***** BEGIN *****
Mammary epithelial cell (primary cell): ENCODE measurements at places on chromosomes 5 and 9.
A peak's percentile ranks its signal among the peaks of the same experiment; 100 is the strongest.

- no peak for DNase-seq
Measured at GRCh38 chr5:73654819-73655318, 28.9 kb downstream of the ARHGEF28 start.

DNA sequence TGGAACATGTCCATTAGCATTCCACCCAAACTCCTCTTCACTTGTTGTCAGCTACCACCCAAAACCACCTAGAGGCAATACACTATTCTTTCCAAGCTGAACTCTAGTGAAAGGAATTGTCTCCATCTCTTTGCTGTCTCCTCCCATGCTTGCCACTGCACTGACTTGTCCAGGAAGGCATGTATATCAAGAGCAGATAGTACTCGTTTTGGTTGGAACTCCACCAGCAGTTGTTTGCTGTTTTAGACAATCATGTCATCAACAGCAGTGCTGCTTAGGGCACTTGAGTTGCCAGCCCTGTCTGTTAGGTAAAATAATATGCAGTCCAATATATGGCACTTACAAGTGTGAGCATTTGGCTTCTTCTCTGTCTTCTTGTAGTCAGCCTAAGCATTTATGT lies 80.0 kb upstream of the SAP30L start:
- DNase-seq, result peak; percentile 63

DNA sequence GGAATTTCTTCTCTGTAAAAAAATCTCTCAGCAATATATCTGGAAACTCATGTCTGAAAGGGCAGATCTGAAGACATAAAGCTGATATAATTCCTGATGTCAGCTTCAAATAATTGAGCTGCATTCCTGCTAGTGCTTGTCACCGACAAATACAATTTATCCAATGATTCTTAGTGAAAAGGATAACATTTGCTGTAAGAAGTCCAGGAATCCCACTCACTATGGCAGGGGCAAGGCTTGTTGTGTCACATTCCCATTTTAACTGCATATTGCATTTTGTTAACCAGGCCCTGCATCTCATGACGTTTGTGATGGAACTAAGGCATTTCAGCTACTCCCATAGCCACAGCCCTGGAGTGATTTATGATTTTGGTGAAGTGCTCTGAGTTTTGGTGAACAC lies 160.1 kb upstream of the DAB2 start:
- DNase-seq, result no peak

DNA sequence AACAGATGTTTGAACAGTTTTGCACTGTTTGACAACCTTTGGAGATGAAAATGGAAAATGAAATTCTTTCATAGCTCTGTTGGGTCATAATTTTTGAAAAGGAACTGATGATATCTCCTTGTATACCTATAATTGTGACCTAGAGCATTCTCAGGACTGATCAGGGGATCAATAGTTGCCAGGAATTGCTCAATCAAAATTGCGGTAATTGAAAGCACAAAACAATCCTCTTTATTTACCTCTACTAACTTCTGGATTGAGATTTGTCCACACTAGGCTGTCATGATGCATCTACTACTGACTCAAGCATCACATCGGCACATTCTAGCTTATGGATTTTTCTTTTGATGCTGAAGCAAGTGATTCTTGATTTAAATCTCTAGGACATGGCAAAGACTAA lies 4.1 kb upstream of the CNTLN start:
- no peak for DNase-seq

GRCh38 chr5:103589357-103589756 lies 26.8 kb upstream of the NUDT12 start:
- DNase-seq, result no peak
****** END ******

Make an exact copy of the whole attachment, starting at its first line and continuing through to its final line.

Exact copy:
Mammary epithelial cell (primary cell): ENCODE measurements at places on chromosomes 5 and 9.
A peak's percentile ranks its signal among the peaks of the same experiment; 100 is the strongest.

- no peak for DNase-seq
Measured at GRCh38 chr5:73654819-73655318, 28.9 kb downstream of the ARHGEF28 start.

DNA sequence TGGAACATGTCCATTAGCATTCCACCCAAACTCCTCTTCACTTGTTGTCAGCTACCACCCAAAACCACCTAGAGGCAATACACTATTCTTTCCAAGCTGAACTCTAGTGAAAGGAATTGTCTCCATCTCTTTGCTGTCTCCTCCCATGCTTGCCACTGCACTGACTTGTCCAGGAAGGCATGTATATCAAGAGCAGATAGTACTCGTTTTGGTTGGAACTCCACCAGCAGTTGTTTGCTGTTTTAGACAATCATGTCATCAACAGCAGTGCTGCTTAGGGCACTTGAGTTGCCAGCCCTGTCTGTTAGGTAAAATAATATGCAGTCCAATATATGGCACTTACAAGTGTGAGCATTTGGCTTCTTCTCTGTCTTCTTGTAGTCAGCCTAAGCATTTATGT lies 80.0 kb upstream of the SAP30L start:
- DNase-seq, result peak; percentile 63

DNA sequence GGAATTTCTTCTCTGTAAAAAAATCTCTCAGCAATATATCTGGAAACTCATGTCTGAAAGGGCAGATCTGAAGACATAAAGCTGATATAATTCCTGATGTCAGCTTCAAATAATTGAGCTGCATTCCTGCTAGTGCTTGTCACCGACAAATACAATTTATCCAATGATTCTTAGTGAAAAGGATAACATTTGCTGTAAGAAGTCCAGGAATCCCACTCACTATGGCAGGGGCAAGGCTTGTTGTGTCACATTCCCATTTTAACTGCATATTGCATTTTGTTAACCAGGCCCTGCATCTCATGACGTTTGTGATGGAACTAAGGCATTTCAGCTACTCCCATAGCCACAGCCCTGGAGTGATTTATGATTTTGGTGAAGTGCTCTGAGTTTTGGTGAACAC lies 160.1 kb upstream of the DAB2 start:
- DNase-seq, result no peak

DNA sequence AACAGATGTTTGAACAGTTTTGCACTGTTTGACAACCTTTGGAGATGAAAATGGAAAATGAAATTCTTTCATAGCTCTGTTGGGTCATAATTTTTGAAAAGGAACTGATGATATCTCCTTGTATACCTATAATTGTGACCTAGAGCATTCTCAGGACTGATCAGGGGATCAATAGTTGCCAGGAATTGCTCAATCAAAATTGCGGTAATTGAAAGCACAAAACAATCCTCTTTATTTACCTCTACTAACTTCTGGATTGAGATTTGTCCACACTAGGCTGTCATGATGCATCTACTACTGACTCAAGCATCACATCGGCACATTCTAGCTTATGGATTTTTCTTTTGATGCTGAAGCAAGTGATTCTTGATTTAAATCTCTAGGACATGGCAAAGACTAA lies 4.1 kb upstream of the CNTLN start:
- no peak for DNase-seq

GRCh38 chr5:103589357-103589756 lies 26.8 kb upstream of the NUDT12 start:
- DNase-seq, result no peak